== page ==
# Martingale representation theorem discrete

Let $X_1,X_2,...$ be an iid sequence of random variables such that $P(X_i=1)=p$, $P(X_i=0)=1-p$, defined on a probability space $(\Omega, \mathcal{F}, P)$. Take $\mathcal{F}_0$ to be be the trivial $\sigma$- algebra and let $\mathcal{F_n}=\sigma(X_1,...,X_n)$. Suppose that $M$ is a martingale adapted to this filtration. Show that there exists a constant $m$ and a predictable process $Y$ such that $M_n=m+\sum_{k=1}^nY_k(X_k-p)$.

The things I have thought of so far is that since $\mathcal{F}_0$ is the trivial $\sigma$-algebra, $M_0$ is a constant. Therefore we should take $m=M_0$. For any predictable process $Y$, $m+\sum_{k=1}^nY_k(X_k-p)$ is also a martingale because the $X_i$ form an independent sequence. It seems then that $M_1$ can take on only two distinct values since it is $\mathcal{F_1}$-measurable..

I do not know how to proceed and what to take for the predictable process $Y$. Could anyone give me a hint?

1. Since $M_n$ is $\mathcal{F}_n = \sigma(X_1,\ldots,X_n)$-measurable, there exists a Borel-measurale function $f_n$ such that $$M_n = f_n (X_1,\ldots,X_n).\tag{1}$$ This implies \begin{align*}M_n &= f_n(X_1,\ldots,X_{n-1},0) 1_{\{X_n=0\}} + f_n(X_1,\ldots,X_{n-1},1) 1_{\{X_n=1\}} \\ &= f_n(X_1,\ldots,X_{n-1},0) + (f_n(X_1,\ldots,X_{n-1},1)-f_n(X_1,\ldots,X_{n-1},0)) \underbrace{1_{\{X_n=1\}}}_{=X_n}. \end{align*} \tag{2}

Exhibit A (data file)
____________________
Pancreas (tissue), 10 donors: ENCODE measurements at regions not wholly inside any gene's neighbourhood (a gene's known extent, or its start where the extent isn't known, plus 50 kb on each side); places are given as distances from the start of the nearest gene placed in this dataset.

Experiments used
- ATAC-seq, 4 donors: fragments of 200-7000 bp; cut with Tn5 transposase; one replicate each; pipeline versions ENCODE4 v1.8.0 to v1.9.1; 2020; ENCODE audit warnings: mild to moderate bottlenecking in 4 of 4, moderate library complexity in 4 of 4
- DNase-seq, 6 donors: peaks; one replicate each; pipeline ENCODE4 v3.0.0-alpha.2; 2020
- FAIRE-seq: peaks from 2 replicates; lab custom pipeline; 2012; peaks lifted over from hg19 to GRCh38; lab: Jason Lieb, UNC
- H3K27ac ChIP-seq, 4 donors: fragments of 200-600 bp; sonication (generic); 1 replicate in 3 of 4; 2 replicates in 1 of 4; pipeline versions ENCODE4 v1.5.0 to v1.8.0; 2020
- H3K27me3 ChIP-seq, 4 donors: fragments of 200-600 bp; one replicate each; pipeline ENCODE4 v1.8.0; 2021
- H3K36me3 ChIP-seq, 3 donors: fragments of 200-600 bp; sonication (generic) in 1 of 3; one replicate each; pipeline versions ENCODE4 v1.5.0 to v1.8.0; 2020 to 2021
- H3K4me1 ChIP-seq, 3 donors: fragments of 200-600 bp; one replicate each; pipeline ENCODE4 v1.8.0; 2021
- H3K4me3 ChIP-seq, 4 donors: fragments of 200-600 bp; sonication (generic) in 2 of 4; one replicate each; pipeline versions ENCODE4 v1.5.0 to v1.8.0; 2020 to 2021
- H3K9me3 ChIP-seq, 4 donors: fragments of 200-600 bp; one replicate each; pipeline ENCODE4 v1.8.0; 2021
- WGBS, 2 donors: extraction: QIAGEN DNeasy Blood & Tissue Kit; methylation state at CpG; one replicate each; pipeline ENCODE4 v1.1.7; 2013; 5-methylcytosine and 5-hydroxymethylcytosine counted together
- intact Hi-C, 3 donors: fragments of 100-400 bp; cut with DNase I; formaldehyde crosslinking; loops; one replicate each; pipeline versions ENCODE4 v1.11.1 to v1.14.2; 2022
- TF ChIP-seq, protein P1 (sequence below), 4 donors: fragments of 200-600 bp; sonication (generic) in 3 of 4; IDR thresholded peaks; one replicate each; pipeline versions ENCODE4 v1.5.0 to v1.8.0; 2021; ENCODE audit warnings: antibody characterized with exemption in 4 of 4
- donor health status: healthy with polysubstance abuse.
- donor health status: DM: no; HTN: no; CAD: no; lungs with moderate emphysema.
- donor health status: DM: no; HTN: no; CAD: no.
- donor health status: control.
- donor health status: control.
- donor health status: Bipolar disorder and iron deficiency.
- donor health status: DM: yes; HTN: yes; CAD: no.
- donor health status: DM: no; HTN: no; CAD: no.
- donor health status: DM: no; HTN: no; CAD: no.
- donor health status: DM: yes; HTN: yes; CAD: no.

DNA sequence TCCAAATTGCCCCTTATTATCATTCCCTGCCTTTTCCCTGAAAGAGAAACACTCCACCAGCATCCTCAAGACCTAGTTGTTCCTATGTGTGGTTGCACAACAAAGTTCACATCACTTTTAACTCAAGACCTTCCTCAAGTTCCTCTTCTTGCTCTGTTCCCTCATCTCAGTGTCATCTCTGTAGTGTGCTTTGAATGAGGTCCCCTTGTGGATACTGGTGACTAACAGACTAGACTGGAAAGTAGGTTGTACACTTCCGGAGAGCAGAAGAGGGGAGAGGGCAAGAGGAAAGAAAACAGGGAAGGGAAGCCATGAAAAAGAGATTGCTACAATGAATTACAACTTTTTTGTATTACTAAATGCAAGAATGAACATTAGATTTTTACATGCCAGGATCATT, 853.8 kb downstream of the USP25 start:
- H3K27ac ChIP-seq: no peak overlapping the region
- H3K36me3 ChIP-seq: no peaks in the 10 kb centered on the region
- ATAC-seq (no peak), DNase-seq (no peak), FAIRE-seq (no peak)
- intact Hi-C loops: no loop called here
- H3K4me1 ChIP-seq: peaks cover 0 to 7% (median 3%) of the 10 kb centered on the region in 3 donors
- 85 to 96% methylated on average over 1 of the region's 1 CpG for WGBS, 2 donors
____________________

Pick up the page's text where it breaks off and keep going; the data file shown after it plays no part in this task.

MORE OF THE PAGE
2. Use the martingale property of $(M_n)_{n \in \mathbb{N}}$ to show that $$M_{n-1} = f_n(X_1,\ldots,X_{n-1},0) (1-p) + f_n(X_1,\ldots,X_{n-1},1) p. \tag{3}$$
3. By $(2)$ and $(3)$, $$M_n-M_{n-1}= \underbrace{(f_n(X_1,\ldots,X_{n-1},1)-f_n(X_1,\ldots,X_{n-1},0)}_{=:Y_n} (X_n-p).$$
4. Conclude that $$M_k-M_0 = \sum_{n=1}^k Y_n (X_n-p)$$ for any $k \geq 1$.